ANTONIO:

Carol, I was about to ask you about how you prepare your books about the research that you are doing in order to come up with the characters and you already answer to that, almost in full, but I would like to ask, you know, in this space of supporting veterans and supporting people with disabilities, there is also a world of science, of research up there, that is helping to improve the lives of people. How do you look into advice in science and in technology and bring that to your books as also sometimes a way of showing people some of the possibilities that they have, in order to improve their lives.

DEBRA:

Yes. And that makes so much sense hearing that question from you because I know that there is so much technological expertise on this call today. And so, that's an exciting question. You know the research takes form in many ways and there is a lot of information on the Internet around the technological advancement in prosthetic devices or adaptive devices to help. So, the way that that shows up in my story telling. First, there is absolutely the, you know use of technology that is appropriate. So, Phoenix has prosthetic devices but also I show how they can differ, depending on what his needs are. So, he used to compete in triathlons and really wants to be a triathlete again. And so, for him to start running again, he needs a running blade and he talks about how the running blade is a little bit longer and he can walk with it also because it has the extra little heal adaptive piece in the back to be able to, so he can walk as well. But he has to be a little more careful. He has to look for twigs and whatever on the sidewalk as he's getting to his running path. So, for instance, that level of detail or sharing then, when he comes back from his run, how he takes off the prosthetic device, how he handles his silicon liner and how he you know, maybe can change the amount of socks that he is wearing during the day, depending on whether his limb is you know, shrinking or swelling. Those are little details that people aren't that aware of and then when they see the amount of thought that needs to go into it, needing to and you know, maybe carry a torque wrench with you so you can little adjustments during the day. Those types of things, you realise, you know, because sometimes people who don't have that depth of experience might oversimplify and say, well you know, you lose a leg, well, just wear a prosthetics leg. It's not that simple. You know, and the types of issues that can happen with the skin breaking down or you know, all the little nuances are ones that I strive to depict with great authenticity. I would add maybe two more points. One is, in the story line, Phoenix talks about how it isn't fair that insurance might not cover all of the extra types of prosthetic devices that they might consider luxury items. You know, so, yes they will cover a prosthetics leg, but they might not cover the sports leg or you know, the speciality ones and they are very expensive. So, the fund raising that helps people with prosthesis, I think is amazing, Heather Abbot Foundation, donates to people who you know, insurance isn't covering those and I think that's really wonderful. And I will just share one more because I think it's such an interesting area that you're bringing up, the other part of the storyline is Orchid works in the beauty industry and as she gets to know, what Phoenix is going through, it inspires her to create a line of skincare products that instead of you know, burn creams and scar creams and amputee balm, that is packaged very medicinally and considered a very functional product, she elevates it to the level of luxury. In order to say, you know what, these products are part of people's everyday lives and are as important to be luxury items, as anything and that deserves that and that that sends a message as well. And that's a beautiful culminating way in which, the third book, that I didn't talk about yet, really helps with disability awareness and disability advocacy?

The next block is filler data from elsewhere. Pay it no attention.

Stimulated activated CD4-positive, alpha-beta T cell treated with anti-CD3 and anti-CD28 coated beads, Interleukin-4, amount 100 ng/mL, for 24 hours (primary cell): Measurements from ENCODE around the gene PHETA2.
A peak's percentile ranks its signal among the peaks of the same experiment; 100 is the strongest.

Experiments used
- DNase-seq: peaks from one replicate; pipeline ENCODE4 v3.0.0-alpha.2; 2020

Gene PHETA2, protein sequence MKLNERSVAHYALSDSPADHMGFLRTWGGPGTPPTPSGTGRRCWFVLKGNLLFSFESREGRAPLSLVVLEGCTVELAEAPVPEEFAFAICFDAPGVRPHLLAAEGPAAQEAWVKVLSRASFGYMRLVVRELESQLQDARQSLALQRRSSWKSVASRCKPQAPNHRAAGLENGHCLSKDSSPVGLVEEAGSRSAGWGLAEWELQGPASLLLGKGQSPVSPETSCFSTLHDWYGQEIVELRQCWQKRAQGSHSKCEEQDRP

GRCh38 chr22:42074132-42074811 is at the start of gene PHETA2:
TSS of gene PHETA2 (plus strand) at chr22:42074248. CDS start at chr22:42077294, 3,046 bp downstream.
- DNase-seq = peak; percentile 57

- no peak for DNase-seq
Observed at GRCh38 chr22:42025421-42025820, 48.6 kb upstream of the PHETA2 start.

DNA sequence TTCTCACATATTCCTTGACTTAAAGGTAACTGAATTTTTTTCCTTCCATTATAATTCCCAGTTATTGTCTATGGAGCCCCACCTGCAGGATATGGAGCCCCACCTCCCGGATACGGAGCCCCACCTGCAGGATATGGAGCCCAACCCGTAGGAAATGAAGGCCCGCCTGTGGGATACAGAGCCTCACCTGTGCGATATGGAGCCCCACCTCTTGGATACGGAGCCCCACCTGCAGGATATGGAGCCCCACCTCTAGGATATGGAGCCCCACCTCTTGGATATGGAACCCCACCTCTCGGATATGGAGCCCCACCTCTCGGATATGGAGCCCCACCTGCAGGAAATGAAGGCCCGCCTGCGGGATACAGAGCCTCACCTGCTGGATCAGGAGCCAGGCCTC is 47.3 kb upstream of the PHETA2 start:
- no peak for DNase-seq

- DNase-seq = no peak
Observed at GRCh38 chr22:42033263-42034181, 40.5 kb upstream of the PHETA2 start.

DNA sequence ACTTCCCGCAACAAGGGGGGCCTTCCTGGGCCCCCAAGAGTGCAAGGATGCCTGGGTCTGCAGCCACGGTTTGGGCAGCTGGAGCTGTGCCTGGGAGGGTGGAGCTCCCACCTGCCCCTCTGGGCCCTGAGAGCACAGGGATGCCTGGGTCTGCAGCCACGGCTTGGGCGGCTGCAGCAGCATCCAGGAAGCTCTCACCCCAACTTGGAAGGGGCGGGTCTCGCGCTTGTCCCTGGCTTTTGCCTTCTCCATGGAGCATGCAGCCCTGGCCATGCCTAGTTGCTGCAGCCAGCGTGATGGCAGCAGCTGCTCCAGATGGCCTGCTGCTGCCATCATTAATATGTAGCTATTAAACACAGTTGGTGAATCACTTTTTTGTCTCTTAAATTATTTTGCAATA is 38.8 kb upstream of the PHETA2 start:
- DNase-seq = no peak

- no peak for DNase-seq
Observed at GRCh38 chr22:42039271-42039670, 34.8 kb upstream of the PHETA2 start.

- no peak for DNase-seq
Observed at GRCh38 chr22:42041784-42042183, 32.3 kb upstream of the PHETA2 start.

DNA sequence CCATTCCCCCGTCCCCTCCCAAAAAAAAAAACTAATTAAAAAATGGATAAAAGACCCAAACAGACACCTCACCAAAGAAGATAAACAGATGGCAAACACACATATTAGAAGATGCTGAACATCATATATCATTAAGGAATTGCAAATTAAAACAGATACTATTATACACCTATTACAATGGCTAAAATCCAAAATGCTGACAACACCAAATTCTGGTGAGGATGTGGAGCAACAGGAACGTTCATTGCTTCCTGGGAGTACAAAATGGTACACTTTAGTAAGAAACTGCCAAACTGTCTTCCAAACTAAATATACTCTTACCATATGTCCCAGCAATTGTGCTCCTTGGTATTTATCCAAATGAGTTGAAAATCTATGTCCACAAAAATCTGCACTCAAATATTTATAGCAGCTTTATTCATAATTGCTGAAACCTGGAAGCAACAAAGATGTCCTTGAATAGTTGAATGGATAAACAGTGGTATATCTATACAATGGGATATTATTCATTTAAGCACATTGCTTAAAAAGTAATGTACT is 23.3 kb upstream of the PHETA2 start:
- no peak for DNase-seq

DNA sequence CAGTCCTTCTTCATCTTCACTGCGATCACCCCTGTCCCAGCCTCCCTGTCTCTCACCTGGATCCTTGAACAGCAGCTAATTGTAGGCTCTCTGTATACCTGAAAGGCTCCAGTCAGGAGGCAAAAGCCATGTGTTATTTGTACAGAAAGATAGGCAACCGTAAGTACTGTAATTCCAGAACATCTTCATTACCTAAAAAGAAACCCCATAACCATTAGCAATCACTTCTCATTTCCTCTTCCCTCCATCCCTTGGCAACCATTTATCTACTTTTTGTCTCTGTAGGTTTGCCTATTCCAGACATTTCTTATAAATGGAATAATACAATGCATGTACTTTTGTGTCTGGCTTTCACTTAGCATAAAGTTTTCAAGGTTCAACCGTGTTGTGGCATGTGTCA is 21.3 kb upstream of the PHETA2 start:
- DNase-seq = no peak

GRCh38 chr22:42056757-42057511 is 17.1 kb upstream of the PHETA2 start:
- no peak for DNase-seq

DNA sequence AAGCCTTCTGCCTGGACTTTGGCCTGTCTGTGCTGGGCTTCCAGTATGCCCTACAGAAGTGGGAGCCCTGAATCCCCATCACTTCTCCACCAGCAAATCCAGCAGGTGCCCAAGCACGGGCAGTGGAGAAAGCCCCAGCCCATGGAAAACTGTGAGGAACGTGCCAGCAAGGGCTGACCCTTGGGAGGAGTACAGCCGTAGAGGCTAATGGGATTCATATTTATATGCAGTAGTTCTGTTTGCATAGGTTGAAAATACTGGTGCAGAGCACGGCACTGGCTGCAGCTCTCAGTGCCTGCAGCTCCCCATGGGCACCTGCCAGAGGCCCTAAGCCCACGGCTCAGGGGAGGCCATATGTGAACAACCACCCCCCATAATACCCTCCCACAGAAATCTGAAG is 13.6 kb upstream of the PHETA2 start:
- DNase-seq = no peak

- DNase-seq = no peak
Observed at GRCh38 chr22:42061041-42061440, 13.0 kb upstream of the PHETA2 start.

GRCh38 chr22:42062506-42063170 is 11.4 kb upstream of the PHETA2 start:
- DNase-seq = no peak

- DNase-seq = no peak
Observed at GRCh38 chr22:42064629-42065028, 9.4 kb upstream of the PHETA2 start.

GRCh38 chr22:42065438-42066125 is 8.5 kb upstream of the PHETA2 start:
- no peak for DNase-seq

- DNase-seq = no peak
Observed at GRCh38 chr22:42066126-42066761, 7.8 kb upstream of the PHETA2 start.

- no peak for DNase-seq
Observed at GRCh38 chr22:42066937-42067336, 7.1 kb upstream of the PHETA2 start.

NEIL:

Excellent. I really like the points you're making. So, there are a couple of things I wanted to touch on, definitely the point you made about insurance not covering everything is a real issue. It's pretty short sighted but it's not entirely surprising but people look at things in a sort of, you know, what a few inches in front of their nose sometimes. I am not talking about people so much as organisations, so, whilst they may think, whilst you've got your prosthetic, you don't need the running one, that's a luxury, actually as an insurer, if people don't stay fit, you're going to be paying out, because they are going require other disabilities, maybe you know, it's obesity related conditions that cost more money again. So, I think there is a growing recognition amongst some medical practitioners that there needs to be more sort of preventative medicine and societal care but I think that that's a mindset shift that hasn't in anyway completed yet, I think we are on a beginning of a journey, so, I think it's great that you're highlighting that. And then, I think the other bit, the making stuff desirable is extremely important. You know, why should kit for people with disabilities always look like it's something horrible from you know, the hospital you know, when you know, it's something you're using in everyday life and particularly, we have seen how transformative it's been with the mainstreaming of assistive tech, in technology, where a lot of, for example, if someone needed AAC, before you would pay many thousands of pounds or dollars, for a device where you had be able to use text to speech, it would be made like it was a Fisher Price toy, designed for kids, infantilising people because they can't speak. And now, you can have an iPad, which is a desirable consumer device and buy it for a fraction of the cost and download a piece of software that works for you. So, that then brings accessibility and inclusion into the mainstream and makes it something that you know, people have a desirable product, is you know something that they value that doesn't bother them and make them stand out when they are already standing out, quite often because of their difference. So, I think that that process of inclusion, and you thinking that about that is really important.